People who live by how others score them will forever be chasing other people's dreams. Outer scorecard matters, if someone whom you trust and respect gives a realistic scorecard of you and would like you to improve. It then helps to compare our own inner scorecards to these important outer scorecards. So not all outer scorecards are bad, but when all outer scorecards matter more than inner scorecards, then the balance is upset and things can go wrong. 

In the book, Jho Low was being describe as an Asian boy who wasn't in this place during his school years in UK's top elite schools. This planted the seed of desire to prove himself and impress others. He wanted it so badly to the extent that he borrowed his friend's bungalow and put his own family photos to trick visitors that the big house was his. There were other episodes mentioned to put forth the story as well. If true, then Jho Low's story really is the cautionary tale to remind ourselves how living by outer scorecards can screw up everything.

His balance was totally upset. 

The other big life lesson was how Jho Low failed to get himself out of trouble when he had the chance. This was at the time of the so-called "third heist" of USD 3 billion dollars which Goldman Sachs helped 1MDB raised by selling bonds to gullible investors. After jumping several hoops and hurdles, this ridiculously went through all the checks and Jho Low got the money. All 3,000,000,000 US dollars! At that point, he could have used part of the 3 billion to plug his previous holes, which amounted to a billion or so (if I recall correctly). That way, he could have bought time to finally invest and claw back his losses. But he didn't and spent it on luxury yacht, pointless stuff and parties again. So here's the last lesson.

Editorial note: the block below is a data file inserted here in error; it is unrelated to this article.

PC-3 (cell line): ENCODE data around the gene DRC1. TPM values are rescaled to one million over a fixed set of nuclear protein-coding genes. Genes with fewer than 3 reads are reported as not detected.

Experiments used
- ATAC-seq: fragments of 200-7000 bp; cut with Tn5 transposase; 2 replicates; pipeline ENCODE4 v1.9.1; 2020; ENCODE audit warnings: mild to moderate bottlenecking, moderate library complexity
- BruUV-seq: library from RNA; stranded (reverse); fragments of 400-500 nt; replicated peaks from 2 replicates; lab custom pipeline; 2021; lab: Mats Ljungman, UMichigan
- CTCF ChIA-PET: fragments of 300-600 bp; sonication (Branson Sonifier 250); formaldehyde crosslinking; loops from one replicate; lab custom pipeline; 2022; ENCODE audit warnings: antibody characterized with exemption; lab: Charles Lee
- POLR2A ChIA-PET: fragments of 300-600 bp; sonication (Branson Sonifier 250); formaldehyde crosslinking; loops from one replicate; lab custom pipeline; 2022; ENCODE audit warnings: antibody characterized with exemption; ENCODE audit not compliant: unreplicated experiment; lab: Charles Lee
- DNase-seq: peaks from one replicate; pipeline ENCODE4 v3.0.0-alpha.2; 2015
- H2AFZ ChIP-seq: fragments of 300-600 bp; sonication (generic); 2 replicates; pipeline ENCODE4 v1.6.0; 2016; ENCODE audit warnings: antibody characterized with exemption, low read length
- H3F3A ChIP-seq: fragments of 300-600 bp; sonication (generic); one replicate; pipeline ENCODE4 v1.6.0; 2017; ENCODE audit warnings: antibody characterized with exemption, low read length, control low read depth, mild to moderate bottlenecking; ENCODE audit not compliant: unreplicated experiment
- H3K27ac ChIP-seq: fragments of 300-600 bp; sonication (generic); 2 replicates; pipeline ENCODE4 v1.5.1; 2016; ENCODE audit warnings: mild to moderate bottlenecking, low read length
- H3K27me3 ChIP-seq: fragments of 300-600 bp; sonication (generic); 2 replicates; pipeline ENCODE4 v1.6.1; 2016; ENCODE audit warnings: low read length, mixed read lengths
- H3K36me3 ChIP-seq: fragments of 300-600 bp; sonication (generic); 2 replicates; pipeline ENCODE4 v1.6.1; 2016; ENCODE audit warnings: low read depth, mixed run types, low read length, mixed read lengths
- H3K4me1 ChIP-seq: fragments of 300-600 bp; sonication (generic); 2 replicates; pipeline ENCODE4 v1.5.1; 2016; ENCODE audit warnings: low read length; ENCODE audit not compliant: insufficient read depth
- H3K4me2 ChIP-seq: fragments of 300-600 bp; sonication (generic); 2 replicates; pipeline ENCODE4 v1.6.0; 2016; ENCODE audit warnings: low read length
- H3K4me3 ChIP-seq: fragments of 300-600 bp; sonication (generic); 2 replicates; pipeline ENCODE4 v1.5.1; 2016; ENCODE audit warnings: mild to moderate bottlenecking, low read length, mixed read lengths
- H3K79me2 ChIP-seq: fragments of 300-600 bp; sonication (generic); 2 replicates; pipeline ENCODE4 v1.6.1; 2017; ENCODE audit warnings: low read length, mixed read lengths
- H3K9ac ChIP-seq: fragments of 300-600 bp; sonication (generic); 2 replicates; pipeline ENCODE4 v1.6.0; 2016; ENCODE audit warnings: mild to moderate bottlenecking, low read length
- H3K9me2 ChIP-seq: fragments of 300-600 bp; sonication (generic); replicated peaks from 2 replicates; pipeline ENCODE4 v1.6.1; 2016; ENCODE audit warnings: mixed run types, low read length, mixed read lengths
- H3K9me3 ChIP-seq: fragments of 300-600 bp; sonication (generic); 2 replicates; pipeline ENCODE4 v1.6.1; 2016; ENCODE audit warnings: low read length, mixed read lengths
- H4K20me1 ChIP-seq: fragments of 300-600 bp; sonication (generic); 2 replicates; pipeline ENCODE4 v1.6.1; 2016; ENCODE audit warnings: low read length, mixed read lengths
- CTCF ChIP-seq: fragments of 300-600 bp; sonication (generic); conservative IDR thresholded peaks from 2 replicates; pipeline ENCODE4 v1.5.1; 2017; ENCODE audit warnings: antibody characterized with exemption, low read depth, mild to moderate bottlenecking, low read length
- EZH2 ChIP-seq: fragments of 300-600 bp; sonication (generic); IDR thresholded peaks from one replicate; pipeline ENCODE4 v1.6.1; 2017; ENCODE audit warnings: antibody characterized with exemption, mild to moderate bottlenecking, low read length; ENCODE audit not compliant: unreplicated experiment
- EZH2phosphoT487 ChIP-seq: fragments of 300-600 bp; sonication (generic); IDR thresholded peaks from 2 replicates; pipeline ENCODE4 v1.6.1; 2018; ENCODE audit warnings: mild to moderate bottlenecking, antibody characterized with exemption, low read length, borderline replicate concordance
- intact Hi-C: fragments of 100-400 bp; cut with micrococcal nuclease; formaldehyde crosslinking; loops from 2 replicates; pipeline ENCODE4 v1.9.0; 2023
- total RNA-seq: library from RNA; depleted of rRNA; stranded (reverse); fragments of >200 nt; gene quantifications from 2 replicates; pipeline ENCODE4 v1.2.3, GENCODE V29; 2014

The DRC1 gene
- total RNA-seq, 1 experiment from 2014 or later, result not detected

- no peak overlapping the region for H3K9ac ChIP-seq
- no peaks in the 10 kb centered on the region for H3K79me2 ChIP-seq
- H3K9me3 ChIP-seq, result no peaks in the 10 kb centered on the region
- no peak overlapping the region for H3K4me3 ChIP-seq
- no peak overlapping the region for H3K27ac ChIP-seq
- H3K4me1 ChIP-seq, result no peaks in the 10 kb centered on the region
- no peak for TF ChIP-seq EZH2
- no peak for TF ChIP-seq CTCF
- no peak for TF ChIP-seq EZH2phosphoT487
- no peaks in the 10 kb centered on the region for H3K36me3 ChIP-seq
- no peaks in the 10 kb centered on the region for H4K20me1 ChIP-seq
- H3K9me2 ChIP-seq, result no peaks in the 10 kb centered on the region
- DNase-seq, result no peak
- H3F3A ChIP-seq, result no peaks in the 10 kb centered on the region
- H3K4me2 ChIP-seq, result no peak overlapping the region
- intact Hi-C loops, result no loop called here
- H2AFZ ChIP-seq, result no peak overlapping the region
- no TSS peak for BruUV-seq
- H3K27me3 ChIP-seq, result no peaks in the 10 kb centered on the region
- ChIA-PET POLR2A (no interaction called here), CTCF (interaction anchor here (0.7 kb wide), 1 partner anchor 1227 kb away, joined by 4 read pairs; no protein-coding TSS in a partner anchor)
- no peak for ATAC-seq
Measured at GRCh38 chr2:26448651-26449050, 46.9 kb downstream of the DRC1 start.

Once we do something wrong, it is very hard to turn back from black to white. It's a slippery slope down, like joining the dark side. Jho Low couldn't stop himself. It was akin to an addiction. Once you crossed the line, your mind tells you just keep going. It's been crossed, no point turning back. I stole a billion, why not steal three? Who's counting anyways? It takes a lot to redeem oneself. It is also very difficult for people from the other side to help. It is almost has to be one's own journey back. We have real life, fictional and historical examples of this: Benny Teo, founder of 18 Chef in Singapore, Darth Vader and St Paul from the Bible. Yes, only one real life example. Such redemptions are truly far and few in between.

So, don't cross the line. 

Circuit Breaker Ending! Huat Ah!

Thursday, May 14, 2020

Charts #31: Asian startups